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Review: Ratchet & Clank: Rift Apart (PS5)



Ratchet & Clank are on a brand-new adventure and this time the stakes are pretty high. To start off with the duo end up in another dimension, one where Nefarious won and has turned society into an oppressed police state. To make things worse, the seemingly inseparable friends are forced apart. Stranded and alone in a strange new dimension, our lombax hero starts his latest journey and what a ride it is.

New worlds, new friends, new guns

After years of his enemies singling out the lombax, Ratchet is surprised when a weapons vendor mistakes him for someone else. This oppressed world has a resistance movement, and Ratchet needs help to get back to his diminutive friend.

Luckily Ratchet is a pretty proficient little fella, and you can start looking for resources to buy and upgrade weapons or people to help out in the city. Magnetic ramps lead to side-quest objectives or a stash of the crystals you use to make your guns sing. Ratchet’s tether gun can attach to breaks in the dimensions, either opening tears to pocket dimensions or teleporting to the rift, allowing for some pretty clever traversal tricks. As the game progresses several new traversal tricks will help you explore new areas or reach places you saw earlier on, scratching your head about how to get there. I won’t spoil the cool tricks, but each one is really fun and makes exploration so charming and rewarding.

Speaking of the weapons dealer, I think Ms Zurkon and her violence-loving son are the coolest shopkeepers around. The weapons they stock range from standard fare like a rocket launcher to completely outrageous tools to help you take down hordes of enemies. Ms Zurkon has a habit of letting you know what is coming soon, so you can save your resources for something exciting later on if you want, and her son gives each weapon a hype-filled video that shows off the features and firepower in store. Whether you like a shotgun-style weapon or throwing bombs at your enemies, or turning them into topiaries before sending a wing of razor blades that form a cloud as they zip through the enemy, again and again, there are so many clever little weapons here. Some of them make clever use of the haptic triggers of the DualSense, either helping you aim a shot or unleashing hell with a full pull of the trigger.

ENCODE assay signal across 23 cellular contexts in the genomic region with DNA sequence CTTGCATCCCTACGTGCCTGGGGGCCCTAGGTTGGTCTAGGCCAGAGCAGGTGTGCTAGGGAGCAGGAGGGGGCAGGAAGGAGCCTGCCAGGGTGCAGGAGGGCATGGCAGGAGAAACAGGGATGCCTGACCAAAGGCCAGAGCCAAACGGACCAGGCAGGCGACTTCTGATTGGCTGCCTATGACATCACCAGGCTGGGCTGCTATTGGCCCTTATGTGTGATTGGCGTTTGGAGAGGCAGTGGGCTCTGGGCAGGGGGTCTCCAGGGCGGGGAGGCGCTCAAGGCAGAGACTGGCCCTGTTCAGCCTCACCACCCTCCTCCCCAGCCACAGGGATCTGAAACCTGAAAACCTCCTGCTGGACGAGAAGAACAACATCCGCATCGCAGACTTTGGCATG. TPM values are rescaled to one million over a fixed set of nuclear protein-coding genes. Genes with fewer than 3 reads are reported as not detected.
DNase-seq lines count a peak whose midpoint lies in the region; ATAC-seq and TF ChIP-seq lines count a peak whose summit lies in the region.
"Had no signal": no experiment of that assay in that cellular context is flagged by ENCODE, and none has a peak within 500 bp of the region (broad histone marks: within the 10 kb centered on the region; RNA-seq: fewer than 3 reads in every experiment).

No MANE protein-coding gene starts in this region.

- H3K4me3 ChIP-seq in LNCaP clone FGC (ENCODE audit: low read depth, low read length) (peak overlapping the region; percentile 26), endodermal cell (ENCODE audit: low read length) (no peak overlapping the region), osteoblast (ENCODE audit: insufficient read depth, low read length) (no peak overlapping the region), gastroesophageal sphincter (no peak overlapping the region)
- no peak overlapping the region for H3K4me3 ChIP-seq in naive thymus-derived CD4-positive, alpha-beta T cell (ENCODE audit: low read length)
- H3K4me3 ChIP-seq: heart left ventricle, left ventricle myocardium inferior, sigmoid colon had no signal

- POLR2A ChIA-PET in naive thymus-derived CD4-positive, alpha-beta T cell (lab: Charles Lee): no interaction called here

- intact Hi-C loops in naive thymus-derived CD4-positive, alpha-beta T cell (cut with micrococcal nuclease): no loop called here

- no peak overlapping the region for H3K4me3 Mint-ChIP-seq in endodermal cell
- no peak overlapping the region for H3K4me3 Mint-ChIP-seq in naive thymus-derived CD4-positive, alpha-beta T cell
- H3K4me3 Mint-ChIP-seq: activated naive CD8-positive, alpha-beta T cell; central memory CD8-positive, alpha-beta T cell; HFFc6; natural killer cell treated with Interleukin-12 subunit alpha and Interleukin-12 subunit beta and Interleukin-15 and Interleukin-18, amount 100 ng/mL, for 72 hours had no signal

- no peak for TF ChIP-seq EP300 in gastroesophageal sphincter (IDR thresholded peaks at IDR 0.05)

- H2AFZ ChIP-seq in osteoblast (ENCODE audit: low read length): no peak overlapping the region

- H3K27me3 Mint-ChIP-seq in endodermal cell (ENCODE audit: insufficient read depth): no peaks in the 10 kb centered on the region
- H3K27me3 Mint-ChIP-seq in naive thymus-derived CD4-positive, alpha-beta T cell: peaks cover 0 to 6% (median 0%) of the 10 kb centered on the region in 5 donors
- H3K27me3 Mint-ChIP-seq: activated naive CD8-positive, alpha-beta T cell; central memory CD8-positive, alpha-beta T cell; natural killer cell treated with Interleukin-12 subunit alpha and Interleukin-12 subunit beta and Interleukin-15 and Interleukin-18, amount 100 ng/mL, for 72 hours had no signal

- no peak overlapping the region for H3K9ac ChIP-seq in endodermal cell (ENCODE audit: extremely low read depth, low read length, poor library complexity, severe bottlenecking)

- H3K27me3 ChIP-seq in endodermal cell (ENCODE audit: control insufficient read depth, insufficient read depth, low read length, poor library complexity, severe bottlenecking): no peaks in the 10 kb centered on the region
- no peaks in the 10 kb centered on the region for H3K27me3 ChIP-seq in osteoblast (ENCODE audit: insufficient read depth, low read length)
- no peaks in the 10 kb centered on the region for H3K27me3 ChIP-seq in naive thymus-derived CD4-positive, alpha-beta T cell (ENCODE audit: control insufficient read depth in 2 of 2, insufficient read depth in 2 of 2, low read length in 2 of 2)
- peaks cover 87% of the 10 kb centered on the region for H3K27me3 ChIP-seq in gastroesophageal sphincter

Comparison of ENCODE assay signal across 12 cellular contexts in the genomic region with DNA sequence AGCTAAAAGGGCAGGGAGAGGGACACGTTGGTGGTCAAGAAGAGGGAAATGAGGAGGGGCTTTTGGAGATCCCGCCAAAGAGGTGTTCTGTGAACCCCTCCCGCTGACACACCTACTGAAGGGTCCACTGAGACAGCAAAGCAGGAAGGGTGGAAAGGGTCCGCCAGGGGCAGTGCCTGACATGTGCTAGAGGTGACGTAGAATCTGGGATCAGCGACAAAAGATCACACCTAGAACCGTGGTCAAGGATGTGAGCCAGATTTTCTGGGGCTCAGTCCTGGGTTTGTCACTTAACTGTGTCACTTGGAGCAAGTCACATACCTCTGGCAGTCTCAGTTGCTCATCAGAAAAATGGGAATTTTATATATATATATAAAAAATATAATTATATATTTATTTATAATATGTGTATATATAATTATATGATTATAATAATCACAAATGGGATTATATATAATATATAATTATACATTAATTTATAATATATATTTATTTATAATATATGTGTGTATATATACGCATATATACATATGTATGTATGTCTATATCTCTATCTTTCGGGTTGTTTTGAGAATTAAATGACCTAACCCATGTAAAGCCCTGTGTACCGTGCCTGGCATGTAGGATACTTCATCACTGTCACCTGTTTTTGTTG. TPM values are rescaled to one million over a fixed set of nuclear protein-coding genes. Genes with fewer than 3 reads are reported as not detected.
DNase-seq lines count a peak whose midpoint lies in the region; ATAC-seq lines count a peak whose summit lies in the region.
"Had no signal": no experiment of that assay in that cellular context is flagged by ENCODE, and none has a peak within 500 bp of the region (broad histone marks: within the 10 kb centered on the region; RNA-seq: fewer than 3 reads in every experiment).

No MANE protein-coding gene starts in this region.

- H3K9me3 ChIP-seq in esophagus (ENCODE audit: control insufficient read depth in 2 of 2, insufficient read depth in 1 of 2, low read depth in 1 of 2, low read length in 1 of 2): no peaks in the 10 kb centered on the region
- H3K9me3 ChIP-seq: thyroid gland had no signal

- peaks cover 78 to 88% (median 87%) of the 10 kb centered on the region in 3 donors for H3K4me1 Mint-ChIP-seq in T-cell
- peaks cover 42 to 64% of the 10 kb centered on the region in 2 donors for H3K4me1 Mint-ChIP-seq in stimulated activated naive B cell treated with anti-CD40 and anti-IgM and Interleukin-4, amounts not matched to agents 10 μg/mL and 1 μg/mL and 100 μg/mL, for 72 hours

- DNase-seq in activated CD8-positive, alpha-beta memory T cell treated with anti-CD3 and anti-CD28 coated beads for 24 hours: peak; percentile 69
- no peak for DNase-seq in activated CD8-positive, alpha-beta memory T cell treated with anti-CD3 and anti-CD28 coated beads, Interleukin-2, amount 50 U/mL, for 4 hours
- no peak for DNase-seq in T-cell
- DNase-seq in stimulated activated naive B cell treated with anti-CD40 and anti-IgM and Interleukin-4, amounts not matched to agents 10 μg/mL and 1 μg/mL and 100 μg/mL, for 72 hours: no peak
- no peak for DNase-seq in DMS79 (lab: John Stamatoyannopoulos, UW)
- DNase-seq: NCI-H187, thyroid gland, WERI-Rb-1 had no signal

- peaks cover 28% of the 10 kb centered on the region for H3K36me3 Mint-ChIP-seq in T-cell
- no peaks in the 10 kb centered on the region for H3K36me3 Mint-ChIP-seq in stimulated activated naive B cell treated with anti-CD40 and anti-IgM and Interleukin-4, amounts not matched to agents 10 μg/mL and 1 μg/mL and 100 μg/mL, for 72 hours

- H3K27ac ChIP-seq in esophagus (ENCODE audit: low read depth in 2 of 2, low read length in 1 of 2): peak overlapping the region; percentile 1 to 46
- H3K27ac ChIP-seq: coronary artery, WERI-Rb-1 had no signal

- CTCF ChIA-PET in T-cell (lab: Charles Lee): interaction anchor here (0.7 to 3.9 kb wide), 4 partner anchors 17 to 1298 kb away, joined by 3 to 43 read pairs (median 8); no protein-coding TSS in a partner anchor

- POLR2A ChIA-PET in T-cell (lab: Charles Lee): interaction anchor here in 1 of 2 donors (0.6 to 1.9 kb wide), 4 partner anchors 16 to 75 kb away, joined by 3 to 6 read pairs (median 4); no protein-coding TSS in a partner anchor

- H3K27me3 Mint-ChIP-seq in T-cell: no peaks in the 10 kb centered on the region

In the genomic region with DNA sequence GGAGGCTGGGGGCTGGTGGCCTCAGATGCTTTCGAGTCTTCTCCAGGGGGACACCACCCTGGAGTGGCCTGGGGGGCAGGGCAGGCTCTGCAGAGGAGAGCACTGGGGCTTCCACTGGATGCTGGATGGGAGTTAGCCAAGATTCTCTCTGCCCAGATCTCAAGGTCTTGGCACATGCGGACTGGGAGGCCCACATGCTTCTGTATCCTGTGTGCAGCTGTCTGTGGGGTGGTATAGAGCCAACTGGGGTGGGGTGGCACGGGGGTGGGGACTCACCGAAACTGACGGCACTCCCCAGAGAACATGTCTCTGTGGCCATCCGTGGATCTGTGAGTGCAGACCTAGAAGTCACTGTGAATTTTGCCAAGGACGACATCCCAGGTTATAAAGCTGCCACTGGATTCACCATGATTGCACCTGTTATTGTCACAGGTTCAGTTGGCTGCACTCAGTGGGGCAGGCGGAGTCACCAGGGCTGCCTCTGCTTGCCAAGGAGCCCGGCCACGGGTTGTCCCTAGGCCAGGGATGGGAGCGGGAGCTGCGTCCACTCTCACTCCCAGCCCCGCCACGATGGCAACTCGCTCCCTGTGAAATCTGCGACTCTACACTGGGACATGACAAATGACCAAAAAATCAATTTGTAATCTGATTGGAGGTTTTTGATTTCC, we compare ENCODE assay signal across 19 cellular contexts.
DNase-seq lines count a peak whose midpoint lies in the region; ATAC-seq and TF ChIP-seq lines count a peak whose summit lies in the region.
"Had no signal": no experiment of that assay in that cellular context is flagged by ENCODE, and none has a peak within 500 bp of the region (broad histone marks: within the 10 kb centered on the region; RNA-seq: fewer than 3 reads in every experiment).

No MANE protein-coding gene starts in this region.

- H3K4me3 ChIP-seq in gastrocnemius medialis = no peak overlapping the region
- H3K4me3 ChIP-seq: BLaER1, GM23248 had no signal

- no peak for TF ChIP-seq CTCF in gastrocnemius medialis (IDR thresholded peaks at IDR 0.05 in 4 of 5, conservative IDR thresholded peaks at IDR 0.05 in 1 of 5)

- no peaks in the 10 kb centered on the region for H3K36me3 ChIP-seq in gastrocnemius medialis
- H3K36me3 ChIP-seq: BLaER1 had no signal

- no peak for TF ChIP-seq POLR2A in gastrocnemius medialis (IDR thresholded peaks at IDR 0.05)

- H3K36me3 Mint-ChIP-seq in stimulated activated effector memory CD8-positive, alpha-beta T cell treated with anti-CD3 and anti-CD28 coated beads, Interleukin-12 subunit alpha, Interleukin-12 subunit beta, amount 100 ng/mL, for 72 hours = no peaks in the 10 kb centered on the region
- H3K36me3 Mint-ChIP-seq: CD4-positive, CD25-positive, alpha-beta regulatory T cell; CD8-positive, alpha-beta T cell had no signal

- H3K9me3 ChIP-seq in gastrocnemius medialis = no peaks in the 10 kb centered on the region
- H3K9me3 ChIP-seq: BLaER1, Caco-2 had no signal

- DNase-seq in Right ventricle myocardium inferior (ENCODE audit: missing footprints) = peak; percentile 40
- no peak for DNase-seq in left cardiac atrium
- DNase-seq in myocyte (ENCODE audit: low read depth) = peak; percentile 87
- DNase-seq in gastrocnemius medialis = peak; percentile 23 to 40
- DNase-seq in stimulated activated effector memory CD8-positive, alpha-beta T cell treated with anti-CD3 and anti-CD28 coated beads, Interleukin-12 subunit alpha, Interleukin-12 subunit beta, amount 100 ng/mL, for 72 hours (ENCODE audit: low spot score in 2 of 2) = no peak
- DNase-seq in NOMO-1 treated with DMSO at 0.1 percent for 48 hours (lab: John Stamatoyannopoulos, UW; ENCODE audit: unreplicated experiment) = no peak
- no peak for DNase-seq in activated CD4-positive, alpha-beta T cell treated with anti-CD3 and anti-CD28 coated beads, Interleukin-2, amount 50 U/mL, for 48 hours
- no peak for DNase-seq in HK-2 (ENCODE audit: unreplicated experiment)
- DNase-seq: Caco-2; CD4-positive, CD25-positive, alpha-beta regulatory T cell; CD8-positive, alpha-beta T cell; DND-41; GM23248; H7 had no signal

Ms Zurkon and her violence-loving son are the coolest shopkeepers around.

Normally I like to talk about how the vibrations possible with the DualSense controller helps make the gunplay feel more immersive, but it is the sounds from the tiny speaker in the control that does the heavy lifting here. Each weapon brings its own sound effects to bear from the controller, which makes your shots feel powerful as you hear them shoot off or hit an enemy.

The upgrades improve the weapons pretty drastically, meaning you can really invest in a favourite and turn it into a shining jewel of destruction. On top of that, your guns level up and at level 5 they unlock something particularly awesome. Your basic blaster starts shooting three projectiles, and your upgrades will help with accuracy, the spread of the projectiles and how much ammo you can carry or pick up from ammo crates. From everything to more explosive firepower, to making enemies drop more resources, you can tune your weapons into fine tools of mayhem.

Helloooo, Rivet!

But as much as I love the weapons and their cheerful salespeople, it is the cast that I fell in love with. Clank spends a load of time with Rivet, a lombax from this horribly oppressed dimension. Rivet doesn’t trust robots for several reasons and watching her grow and learn to overcome preconceptions, as well as past trauma, was an absolute joy. Not that she is all defensive and hurt, she is confident and charming and loves to lend a hand, just like another furry hero we know. I can’t overstate how much I am in love with Rivet. The expressiveness of her face, the way she thinks and acts and treats those around her had me feeling like I wanted to spend all of my time with her. It probably helps that Jennifer Hale’s vocal performance absolutely nails the role.